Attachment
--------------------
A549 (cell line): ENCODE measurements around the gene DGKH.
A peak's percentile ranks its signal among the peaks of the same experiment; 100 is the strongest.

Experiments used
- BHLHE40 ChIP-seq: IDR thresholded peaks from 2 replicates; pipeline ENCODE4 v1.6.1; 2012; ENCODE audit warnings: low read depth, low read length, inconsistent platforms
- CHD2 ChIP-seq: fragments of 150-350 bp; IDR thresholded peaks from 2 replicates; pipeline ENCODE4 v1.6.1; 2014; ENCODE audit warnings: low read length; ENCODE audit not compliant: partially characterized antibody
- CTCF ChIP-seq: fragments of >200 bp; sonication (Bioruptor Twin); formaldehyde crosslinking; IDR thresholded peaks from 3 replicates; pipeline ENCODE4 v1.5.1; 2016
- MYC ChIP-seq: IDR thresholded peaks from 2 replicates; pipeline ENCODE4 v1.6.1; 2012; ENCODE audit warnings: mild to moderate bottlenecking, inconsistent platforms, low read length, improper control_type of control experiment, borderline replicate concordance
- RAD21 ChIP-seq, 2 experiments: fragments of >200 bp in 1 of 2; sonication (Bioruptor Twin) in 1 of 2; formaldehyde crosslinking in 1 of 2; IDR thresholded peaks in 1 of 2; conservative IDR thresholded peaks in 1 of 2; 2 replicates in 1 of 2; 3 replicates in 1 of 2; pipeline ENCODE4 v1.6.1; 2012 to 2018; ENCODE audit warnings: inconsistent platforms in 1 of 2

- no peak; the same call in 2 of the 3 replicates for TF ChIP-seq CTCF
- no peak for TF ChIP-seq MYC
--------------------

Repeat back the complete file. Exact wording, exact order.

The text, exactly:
A549 (cell line): ENCODE measurements around the gene DGKH.
A peak's percentile ranks its signal among the peaks of the same experiment; 100 is the strongest.

Experiments used
- BHLHE40 ChIP-seq: IDR thresholded peaks from 2 replicates; pipeline ENCODE4 v1.6.1; 2012; ENCODE audit warnings: low read depth, low read length, inconsistent platforms
- CHD2 ChIP-seq: fragments of 150-350 bp; IDR thresholded peaks from 2 replicates; pipeline ENCODE4 v1.6.1; 2014; ENCODE audit warnings: low read length; ENCODE audit not compliant: partially characterized antibody
- CTCF ChIP-seq: fragments of >200 bp; sonication (Bioruptor Twin); formaldehyde crosslinking; IDR thresholded peaks from 3 replicates; pipeline ENCODE4 v1.5.1; 2016
- MYC ChIP-seq: IDR thresholded peaks from 2 replicates; pipeline ENCODE4 v1.6.1; 2012; ENCODE audit warnings: mild to moderate bottlenecking, inconsistent platforms, low read length, improper control_type of control experiment, borderline replicate concordance
- RAD21 ChIP-seq, 2 experiments: fragments of >200 bp in 1 of 2; sonication (Bioruptor Twin) in 1 of 2; formaldehyde crosslinking in 1 of 2; IDR thresholded peaks in 1 of 2; conservative IDR thresholded peaks in 1 of 2; 2 replicates in 1 of 2; 3 replicates in 1 of 2; pipeline ENCODE4 v1.6.1; 2012 to 2018; ENCODE audit warnings: inconsistent platforms in 1 of 2

- no peak; the same call in 2 of the 3 replicates for TF ChIP-seq CTCF
- no peak for TF ChIP-seq MYC